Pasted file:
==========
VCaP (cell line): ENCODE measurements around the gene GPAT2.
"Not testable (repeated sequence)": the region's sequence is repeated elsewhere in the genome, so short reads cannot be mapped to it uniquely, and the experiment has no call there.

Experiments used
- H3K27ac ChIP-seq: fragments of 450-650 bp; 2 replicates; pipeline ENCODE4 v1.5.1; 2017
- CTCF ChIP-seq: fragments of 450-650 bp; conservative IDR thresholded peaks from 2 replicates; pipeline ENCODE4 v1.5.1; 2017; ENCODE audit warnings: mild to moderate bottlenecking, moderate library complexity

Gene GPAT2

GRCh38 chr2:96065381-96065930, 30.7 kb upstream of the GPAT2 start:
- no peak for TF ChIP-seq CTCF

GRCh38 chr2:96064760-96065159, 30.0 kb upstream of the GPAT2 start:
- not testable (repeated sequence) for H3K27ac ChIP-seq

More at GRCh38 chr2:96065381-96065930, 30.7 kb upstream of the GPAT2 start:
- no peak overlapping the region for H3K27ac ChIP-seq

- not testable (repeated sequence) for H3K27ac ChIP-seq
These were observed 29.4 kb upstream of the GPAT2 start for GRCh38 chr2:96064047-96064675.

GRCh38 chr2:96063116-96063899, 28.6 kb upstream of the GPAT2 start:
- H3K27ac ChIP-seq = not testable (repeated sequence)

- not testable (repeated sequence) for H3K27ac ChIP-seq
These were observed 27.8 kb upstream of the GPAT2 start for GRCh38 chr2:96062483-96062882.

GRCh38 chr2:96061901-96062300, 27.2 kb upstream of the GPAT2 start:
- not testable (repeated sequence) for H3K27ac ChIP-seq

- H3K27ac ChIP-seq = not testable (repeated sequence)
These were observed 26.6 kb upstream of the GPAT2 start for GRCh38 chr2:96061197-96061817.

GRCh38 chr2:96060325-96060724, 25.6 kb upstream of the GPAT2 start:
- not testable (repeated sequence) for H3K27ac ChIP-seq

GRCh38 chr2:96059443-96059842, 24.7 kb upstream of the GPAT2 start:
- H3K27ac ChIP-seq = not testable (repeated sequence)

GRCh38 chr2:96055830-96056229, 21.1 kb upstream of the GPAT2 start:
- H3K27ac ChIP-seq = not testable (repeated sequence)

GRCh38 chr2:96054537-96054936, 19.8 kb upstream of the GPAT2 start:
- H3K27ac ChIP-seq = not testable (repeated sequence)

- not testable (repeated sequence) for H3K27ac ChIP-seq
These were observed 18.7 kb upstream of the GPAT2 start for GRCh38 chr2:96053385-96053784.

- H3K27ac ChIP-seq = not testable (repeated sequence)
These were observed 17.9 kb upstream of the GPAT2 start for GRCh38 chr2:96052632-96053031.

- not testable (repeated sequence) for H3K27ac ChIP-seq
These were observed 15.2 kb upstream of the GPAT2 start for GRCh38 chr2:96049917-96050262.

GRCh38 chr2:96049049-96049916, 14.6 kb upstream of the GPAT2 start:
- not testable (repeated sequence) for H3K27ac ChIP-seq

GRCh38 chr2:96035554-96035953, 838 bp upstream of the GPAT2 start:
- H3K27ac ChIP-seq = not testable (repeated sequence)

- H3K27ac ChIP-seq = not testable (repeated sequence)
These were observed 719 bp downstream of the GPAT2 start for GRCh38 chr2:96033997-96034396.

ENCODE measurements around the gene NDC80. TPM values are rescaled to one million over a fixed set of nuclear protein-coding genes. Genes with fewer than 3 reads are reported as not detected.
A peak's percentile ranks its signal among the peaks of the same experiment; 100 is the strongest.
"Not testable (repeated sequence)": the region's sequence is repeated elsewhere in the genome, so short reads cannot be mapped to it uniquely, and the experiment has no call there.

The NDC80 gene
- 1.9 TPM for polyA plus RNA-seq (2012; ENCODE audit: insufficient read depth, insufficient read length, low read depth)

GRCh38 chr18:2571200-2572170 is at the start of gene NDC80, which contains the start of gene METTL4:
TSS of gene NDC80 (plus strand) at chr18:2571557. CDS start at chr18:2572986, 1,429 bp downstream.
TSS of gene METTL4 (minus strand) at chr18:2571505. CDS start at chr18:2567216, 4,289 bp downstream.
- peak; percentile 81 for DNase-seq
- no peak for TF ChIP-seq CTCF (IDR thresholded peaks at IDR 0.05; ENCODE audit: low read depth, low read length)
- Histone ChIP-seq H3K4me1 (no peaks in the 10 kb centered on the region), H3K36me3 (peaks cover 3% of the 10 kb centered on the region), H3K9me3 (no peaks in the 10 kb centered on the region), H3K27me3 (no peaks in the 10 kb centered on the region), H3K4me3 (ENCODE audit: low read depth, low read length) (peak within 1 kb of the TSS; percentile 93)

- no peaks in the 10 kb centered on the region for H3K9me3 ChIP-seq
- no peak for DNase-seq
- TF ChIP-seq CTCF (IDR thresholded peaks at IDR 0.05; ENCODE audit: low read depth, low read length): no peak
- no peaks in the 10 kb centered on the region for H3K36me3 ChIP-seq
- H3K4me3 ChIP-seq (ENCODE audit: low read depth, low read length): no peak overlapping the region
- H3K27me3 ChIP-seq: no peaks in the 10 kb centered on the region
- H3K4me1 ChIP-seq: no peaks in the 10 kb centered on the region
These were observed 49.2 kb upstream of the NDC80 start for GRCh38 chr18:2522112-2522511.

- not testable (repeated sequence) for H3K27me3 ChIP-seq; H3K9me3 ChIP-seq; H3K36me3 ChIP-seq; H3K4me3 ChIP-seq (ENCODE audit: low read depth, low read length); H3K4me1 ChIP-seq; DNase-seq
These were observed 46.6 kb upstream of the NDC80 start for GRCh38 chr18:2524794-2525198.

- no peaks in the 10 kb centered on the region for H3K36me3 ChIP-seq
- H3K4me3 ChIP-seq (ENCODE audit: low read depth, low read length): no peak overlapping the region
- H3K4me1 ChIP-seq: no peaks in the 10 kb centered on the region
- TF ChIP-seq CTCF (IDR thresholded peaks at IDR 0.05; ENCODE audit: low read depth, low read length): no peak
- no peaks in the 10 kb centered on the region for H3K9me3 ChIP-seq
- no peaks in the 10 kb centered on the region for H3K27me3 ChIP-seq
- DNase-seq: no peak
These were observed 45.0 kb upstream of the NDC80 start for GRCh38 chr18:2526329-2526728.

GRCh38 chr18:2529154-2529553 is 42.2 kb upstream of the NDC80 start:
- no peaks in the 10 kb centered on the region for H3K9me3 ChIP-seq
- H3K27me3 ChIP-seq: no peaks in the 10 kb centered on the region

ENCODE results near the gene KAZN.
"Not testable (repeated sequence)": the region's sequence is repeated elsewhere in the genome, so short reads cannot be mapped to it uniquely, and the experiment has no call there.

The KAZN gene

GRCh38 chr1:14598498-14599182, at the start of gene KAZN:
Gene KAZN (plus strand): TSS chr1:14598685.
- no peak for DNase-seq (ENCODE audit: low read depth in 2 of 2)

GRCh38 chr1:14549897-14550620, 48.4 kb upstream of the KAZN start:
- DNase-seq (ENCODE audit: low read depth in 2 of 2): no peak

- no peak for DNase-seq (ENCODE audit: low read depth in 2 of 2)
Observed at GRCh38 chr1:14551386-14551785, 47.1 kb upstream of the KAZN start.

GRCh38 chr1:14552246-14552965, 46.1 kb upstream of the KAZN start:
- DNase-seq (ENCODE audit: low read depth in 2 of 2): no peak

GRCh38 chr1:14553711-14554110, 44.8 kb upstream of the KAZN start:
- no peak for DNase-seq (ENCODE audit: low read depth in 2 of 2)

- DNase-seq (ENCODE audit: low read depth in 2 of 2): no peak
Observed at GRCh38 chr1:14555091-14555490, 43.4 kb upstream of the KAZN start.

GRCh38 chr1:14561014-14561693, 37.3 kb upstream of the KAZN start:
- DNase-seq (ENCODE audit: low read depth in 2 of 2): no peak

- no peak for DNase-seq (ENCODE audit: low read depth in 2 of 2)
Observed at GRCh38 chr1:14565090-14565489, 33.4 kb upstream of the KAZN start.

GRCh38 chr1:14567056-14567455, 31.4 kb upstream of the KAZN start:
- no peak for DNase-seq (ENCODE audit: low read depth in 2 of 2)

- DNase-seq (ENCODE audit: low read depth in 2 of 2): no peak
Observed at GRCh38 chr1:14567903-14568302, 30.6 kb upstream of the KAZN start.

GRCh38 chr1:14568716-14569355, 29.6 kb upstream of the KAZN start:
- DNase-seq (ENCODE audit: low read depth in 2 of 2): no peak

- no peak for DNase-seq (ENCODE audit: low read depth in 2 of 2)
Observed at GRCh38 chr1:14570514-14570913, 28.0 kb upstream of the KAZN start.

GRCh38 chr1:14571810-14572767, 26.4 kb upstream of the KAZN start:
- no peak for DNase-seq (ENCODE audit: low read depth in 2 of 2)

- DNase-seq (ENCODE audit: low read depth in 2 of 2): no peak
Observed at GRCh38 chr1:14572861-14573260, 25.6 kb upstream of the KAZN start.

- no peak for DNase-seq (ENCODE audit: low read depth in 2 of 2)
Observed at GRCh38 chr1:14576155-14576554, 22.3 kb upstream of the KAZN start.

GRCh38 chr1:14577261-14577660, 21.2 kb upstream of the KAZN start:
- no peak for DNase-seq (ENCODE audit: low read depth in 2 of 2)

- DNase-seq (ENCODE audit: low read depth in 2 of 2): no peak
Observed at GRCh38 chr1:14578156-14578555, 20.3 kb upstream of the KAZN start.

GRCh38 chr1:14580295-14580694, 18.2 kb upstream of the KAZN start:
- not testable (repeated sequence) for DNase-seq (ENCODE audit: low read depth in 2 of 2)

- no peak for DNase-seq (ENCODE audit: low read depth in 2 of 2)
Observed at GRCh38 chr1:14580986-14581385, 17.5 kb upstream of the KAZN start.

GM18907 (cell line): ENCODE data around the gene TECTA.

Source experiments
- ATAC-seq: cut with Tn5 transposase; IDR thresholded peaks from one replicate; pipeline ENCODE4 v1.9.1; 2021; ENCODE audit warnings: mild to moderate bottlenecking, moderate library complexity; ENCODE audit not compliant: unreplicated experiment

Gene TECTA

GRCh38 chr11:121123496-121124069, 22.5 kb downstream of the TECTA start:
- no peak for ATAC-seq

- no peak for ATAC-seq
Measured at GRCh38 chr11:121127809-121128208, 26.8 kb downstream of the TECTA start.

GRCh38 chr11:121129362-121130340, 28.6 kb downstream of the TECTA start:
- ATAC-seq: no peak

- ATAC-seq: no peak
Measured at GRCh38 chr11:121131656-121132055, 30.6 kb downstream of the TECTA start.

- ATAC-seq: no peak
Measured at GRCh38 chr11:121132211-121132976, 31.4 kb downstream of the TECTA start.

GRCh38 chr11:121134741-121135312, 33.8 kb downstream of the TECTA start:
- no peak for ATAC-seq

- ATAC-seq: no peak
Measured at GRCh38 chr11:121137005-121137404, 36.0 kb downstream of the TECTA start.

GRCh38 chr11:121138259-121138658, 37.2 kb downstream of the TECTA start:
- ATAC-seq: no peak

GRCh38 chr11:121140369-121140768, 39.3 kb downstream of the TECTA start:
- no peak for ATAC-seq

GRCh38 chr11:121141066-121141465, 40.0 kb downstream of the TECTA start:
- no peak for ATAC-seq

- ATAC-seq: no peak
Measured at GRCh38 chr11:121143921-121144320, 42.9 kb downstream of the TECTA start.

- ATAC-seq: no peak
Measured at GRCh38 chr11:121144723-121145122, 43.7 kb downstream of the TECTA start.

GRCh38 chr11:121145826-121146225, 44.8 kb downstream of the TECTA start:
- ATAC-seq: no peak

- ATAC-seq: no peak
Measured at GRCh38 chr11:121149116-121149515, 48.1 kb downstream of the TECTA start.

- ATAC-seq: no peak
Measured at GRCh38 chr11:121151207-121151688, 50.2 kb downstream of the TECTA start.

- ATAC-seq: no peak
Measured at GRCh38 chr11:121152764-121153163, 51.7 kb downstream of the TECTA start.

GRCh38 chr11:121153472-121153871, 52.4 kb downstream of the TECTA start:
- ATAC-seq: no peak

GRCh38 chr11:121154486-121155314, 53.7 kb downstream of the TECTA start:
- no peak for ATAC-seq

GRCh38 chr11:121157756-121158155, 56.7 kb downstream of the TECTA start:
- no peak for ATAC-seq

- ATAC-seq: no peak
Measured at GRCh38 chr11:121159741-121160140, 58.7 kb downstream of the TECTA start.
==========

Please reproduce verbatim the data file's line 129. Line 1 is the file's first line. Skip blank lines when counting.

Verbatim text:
- ATAC-seq: no peak